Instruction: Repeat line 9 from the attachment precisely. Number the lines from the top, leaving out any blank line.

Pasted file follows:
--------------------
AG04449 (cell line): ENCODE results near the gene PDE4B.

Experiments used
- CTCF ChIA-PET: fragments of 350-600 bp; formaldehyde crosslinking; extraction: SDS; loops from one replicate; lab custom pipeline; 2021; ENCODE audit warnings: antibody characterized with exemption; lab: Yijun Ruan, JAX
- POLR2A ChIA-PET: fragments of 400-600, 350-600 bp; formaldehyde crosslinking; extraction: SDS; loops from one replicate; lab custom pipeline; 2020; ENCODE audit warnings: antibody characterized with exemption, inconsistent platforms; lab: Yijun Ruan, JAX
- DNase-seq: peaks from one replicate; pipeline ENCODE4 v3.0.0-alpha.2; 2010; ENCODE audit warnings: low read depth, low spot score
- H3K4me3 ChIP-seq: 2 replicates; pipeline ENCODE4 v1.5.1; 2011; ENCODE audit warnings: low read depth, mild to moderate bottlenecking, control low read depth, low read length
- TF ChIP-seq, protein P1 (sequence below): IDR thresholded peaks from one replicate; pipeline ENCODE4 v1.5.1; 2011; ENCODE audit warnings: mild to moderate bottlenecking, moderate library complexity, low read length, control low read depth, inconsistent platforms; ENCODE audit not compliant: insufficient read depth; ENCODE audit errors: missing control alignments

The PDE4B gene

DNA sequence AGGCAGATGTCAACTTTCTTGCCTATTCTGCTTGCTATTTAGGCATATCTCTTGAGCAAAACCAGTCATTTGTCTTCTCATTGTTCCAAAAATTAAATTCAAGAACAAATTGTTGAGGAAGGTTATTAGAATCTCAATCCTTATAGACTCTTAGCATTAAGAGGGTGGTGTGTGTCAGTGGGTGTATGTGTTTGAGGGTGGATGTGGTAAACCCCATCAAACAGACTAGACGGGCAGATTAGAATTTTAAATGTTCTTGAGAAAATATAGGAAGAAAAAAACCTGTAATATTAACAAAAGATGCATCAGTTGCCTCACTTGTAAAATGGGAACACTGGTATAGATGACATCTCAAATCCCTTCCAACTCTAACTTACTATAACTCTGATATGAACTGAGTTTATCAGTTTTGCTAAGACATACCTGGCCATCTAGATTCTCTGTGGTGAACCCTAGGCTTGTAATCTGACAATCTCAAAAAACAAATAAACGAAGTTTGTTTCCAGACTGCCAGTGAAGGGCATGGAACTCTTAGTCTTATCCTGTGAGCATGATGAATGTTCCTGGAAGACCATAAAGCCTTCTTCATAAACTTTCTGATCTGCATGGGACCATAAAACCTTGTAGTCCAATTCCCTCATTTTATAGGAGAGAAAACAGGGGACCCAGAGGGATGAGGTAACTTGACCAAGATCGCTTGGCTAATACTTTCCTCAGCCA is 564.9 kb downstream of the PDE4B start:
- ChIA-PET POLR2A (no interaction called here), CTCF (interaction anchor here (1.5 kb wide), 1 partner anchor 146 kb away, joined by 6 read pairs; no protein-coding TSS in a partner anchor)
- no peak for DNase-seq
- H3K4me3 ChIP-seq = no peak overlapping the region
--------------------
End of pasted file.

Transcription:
DNA sequence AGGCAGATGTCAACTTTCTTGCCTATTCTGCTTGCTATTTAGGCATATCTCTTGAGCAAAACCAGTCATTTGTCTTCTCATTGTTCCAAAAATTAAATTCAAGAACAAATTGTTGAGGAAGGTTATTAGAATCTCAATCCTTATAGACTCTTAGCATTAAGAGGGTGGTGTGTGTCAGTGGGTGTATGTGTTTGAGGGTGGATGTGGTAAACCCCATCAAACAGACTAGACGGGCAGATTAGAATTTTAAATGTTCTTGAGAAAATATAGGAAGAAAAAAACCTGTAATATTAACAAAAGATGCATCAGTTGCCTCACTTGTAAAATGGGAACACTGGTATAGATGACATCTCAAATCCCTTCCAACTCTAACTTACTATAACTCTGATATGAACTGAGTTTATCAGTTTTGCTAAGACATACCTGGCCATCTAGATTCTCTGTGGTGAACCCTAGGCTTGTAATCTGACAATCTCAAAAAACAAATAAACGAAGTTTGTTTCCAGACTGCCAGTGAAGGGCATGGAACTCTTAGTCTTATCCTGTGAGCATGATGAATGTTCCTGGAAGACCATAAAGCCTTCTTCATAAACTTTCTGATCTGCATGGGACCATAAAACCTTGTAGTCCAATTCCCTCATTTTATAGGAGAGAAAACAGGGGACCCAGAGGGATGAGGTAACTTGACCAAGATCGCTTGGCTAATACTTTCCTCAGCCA is 564.9 kb downstream of the PDE4B start: